“There is no such thing as information overload.
There is only bad design.”
This article aims to describe modern techniques for designing and developing human-machine interfaces (HMIs), in order to obtain improvements in the results of the process operation. The concepts apply to any SCADA system in any type of industry.
The concepts presented here are based on the research and recommendations on User-Centered Interfaces in SCADA systems made by the ASM Consortium, in the book “The High Performance HMI Handbook” by Hollifield et al. (ISBN-10: 0977896919), in the guidelines of the ANSI / ISA101.01-2015 standard (Human-Machine Interfaces for Process Automation Systems), in my investigation of the fundamentals of user interfaces area and in the practical experience of adapting this methodology to the remote control operation of Power Transmission Substations.
What you and your company can gain from this? According to a scientific test developed by the ASM Consortium, a User-Centered Interface compared to a traditional interface achieved the following results:
- Problems were detected by the operators 5 times more, before the first alarm.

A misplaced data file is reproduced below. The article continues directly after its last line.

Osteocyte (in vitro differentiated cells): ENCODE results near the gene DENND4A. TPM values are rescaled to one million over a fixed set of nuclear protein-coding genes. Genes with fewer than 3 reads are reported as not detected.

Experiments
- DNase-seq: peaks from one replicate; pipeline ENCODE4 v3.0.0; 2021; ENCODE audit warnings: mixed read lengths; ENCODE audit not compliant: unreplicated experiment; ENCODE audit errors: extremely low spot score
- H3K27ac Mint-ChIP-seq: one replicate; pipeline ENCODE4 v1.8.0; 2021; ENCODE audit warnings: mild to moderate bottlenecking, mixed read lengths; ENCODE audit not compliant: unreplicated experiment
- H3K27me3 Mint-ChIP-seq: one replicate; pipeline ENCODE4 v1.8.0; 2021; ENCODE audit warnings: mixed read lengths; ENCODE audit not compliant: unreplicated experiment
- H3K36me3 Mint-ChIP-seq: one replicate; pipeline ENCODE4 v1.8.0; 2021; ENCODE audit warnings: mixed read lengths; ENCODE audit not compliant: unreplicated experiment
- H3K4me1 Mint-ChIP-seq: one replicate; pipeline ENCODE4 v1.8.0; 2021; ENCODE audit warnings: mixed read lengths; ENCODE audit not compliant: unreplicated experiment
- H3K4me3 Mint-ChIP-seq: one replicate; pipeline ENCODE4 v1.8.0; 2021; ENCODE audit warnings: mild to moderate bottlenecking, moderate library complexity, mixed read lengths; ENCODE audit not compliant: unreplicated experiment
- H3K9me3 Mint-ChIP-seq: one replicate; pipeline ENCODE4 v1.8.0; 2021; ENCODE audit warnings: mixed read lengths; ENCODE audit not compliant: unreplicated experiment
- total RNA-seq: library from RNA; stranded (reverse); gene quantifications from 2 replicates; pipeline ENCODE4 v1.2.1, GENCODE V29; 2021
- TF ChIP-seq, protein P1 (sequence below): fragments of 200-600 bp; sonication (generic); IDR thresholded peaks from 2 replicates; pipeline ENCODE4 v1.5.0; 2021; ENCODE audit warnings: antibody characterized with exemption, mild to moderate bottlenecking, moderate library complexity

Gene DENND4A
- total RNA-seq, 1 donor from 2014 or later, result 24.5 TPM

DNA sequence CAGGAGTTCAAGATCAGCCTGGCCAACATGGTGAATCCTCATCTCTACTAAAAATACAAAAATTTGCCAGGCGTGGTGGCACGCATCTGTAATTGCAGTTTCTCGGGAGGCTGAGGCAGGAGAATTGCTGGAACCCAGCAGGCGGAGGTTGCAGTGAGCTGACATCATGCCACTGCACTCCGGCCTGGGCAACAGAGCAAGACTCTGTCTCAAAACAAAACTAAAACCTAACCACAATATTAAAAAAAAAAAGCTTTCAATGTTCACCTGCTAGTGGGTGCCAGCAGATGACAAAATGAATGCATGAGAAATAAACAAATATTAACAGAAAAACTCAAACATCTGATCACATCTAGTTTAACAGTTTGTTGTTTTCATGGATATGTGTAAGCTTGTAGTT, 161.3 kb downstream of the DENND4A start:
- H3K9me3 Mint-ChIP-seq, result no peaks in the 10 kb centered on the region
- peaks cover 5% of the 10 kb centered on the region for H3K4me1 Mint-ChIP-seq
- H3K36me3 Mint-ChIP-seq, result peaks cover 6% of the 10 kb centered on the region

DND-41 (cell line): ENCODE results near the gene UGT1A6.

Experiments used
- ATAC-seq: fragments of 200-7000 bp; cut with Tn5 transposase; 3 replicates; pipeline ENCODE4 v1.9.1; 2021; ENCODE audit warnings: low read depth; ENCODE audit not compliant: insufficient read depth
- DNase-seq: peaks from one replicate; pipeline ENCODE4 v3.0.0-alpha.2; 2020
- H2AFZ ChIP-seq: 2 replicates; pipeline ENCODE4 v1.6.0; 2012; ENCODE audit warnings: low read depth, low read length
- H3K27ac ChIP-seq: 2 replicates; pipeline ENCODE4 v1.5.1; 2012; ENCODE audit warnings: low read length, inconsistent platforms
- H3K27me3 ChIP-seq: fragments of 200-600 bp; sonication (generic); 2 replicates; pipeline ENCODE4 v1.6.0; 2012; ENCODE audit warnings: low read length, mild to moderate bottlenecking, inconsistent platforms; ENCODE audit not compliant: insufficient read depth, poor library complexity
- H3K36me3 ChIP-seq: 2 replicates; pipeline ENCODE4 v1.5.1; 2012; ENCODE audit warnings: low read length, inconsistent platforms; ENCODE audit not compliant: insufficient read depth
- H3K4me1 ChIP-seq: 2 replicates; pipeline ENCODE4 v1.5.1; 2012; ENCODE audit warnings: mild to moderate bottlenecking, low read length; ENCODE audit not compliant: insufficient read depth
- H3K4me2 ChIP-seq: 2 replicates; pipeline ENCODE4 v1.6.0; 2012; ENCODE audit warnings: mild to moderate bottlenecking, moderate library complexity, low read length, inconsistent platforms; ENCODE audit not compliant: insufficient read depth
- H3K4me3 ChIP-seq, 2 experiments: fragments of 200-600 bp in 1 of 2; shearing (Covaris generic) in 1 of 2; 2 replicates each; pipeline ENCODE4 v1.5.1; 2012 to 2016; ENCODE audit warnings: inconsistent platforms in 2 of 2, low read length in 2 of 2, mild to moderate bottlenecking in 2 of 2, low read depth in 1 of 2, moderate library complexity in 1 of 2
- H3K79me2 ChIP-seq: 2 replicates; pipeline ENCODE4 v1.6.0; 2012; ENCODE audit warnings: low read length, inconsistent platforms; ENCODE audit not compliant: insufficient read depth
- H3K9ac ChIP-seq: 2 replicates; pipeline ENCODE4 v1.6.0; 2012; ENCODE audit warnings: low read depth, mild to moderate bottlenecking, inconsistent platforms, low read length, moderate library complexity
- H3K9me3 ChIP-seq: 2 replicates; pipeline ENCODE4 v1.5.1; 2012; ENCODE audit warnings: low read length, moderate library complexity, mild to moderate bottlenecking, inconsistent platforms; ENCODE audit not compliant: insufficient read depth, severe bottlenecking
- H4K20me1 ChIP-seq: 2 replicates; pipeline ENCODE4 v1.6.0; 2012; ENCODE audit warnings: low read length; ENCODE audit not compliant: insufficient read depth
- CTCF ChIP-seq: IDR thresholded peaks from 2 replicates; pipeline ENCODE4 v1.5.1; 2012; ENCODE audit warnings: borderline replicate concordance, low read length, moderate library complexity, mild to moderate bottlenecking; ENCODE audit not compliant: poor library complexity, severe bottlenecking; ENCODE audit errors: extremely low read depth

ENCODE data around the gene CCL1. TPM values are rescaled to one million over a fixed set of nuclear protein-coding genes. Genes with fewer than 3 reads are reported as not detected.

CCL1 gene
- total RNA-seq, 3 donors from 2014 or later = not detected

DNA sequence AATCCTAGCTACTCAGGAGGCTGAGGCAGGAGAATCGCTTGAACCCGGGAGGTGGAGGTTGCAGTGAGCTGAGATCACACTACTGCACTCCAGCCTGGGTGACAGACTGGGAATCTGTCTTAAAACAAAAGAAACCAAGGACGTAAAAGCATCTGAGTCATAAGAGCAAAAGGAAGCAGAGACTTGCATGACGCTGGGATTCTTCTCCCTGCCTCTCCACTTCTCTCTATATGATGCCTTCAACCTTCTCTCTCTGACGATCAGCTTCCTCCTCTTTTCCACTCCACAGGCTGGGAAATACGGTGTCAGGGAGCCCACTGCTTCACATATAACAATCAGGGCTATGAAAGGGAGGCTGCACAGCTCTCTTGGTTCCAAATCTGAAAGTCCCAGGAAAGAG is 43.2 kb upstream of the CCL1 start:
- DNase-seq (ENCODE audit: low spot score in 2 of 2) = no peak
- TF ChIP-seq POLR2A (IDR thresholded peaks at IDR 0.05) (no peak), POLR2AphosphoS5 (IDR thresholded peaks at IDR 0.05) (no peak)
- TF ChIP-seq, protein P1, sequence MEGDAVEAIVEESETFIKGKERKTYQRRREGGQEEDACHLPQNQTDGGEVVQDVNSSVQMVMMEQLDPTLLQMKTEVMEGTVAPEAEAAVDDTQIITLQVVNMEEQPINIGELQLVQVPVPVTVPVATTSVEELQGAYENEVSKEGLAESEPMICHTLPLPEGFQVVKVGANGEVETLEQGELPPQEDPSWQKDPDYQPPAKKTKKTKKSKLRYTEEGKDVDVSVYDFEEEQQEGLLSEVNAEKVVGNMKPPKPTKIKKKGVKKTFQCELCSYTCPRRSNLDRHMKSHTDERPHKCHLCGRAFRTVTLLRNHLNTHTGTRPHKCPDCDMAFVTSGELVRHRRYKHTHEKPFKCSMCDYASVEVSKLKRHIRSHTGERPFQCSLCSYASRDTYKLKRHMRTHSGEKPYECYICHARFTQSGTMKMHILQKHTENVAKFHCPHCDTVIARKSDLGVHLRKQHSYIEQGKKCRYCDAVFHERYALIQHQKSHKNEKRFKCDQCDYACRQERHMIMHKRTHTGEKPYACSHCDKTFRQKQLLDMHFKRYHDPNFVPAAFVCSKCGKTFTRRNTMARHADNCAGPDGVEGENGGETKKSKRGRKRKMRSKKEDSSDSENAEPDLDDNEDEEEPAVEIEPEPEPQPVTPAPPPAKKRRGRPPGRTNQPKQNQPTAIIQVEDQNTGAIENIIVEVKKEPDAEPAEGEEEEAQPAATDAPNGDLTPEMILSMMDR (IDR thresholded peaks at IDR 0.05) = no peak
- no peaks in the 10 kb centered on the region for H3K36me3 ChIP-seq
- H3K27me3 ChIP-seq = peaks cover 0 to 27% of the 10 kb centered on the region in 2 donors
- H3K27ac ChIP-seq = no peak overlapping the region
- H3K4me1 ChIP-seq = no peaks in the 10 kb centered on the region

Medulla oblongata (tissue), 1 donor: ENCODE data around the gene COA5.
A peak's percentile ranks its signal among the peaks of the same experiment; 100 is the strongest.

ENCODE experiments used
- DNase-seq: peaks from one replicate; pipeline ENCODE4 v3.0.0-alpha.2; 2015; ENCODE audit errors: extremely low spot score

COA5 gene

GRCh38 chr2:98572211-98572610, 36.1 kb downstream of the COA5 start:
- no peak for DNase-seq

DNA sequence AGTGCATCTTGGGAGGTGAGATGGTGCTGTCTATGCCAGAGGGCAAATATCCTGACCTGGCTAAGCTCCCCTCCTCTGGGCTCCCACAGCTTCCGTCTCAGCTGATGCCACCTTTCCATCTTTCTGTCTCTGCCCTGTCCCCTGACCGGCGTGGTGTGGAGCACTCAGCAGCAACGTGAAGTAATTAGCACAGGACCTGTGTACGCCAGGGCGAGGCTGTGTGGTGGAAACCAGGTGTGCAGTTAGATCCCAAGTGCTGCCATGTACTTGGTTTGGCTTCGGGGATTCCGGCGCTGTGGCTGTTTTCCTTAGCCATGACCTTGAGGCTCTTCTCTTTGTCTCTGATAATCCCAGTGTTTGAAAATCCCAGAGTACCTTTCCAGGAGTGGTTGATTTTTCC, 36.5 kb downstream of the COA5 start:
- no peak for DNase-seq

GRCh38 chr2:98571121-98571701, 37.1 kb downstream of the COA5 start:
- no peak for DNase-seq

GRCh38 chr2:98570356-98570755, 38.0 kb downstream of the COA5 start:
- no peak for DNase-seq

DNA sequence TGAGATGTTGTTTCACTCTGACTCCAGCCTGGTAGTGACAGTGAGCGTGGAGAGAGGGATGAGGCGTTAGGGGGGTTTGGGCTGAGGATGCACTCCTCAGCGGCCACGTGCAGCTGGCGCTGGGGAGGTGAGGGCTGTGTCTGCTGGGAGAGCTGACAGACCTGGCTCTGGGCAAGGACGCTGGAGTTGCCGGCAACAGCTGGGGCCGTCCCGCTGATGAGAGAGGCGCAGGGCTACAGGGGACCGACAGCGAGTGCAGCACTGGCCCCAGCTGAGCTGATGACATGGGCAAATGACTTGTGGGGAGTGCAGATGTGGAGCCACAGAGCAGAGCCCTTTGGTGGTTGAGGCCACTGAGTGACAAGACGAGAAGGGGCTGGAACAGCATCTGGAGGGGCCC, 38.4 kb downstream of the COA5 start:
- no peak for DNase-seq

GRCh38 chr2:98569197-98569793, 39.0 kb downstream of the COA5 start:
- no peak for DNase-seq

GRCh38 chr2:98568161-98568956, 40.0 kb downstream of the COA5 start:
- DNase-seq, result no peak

- 36% Gain in success rate in completing the proposed operations.
- Operators completed the tasks 41% faster.
These are extraordinary gains that translate directly into financial benefits, safety, and quality of operation, please note that these results are obtainable just by redesigning the HMI, there are no other investments.
Of course, the results can vary greatly from case to case, but the benefits are quite obvious once conceived, implemented, tested and put into practice the new interface. In the practical case that I implanted, the new interface obtained an index of more than 80% of approval from the operators, which is extremely significant for the environment of the electric sector where the resistance to the change is notorious.
The importance of the subject is such and the results so concrete that it has motivated the creation of the ISA101 standard. The standard sets out recommendations and best practices that cover the entire lifecycle of the HMIs. The ISA101 standard aims to:
- Provide guidance on the design, implementation, operation and proper maintenance of HMIs that result in a safest, most effective and most efficient process control under all operating conditions.
- Improve the operator’s ability to detect, diagnose and respond appropriately to abnormal situations.